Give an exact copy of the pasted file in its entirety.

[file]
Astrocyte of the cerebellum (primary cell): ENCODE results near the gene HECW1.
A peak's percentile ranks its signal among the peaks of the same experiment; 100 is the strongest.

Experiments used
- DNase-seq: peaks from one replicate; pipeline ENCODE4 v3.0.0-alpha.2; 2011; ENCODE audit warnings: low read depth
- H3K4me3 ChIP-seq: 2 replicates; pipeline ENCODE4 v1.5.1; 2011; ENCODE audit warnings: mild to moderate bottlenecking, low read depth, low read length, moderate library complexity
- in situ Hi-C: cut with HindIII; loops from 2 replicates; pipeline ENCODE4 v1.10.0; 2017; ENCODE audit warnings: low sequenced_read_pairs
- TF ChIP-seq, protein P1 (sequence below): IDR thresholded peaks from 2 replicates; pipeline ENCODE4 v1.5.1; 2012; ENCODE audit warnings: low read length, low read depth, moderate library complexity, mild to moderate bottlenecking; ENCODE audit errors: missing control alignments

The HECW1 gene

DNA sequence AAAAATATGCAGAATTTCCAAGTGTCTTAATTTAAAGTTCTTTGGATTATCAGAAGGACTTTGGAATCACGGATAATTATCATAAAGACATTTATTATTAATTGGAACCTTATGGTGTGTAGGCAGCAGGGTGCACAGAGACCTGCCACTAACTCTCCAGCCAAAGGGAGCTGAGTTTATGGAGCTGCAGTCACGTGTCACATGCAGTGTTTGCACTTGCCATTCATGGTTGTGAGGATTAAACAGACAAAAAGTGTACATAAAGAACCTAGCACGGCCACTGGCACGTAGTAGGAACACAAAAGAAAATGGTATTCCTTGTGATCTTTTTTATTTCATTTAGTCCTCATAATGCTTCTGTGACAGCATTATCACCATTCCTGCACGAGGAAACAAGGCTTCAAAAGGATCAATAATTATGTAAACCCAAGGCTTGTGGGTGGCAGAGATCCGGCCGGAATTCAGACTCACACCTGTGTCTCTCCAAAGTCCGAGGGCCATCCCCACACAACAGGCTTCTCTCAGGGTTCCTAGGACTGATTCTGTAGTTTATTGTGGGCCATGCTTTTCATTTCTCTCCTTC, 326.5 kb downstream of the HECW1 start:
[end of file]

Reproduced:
Astrocyte of the cerebellum (primary cell): ENCODE results near the gene HECW1.
A peak's percentile ranks its signal among the peaks of the same experiment; 100 is the strongest.

Experiments used
- DNase-seq: peaks from one replicate; pipeline ENCODE4 v3.0.0-alpha.2; 2011; ENCODE audit warnings: low read depth
- H3K4me3 ChIP-seq: 2 replicates; pipeline ENCODE4 v1.5.1; 2011; ENCODE audit warnings: mild to moderate bottlenecking, low read depth, low read length, moderate library complexity
- in situ Hi-C: cut with HindIII; loops from 2 replicates; pipeline ENCODE4 v1.10.0; 2017; ENCODE audit warnings: low sequenced_read_pairs
- TF ChIP-seq, protein P1 (sequence below): IDR thresholded peaks from 2 replicates; pipeline ENCODE4 v1.5.1; 2012; ENCODE audit warnings: low read length, low read depth, moderate library complexity, mild to moderate bottlenecking; ENCODE audit errors: missing control alignments

The HECW1 gene

DNA sequence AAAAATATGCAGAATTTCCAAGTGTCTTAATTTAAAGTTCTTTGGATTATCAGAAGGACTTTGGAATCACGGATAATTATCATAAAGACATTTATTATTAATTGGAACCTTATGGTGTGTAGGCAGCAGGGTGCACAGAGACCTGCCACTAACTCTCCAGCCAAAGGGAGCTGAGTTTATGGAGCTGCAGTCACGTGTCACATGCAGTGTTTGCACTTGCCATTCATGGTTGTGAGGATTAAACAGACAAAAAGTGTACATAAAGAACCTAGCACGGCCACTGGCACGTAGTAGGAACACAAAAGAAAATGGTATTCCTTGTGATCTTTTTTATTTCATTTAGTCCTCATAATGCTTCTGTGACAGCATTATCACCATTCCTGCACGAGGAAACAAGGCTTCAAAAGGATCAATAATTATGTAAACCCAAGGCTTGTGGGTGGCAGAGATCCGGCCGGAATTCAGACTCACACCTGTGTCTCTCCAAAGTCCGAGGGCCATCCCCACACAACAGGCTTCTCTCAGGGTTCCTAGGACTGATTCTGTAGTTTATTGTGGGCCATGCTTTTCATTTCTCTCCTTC, 326.5 kb downstream of the HECW1 start: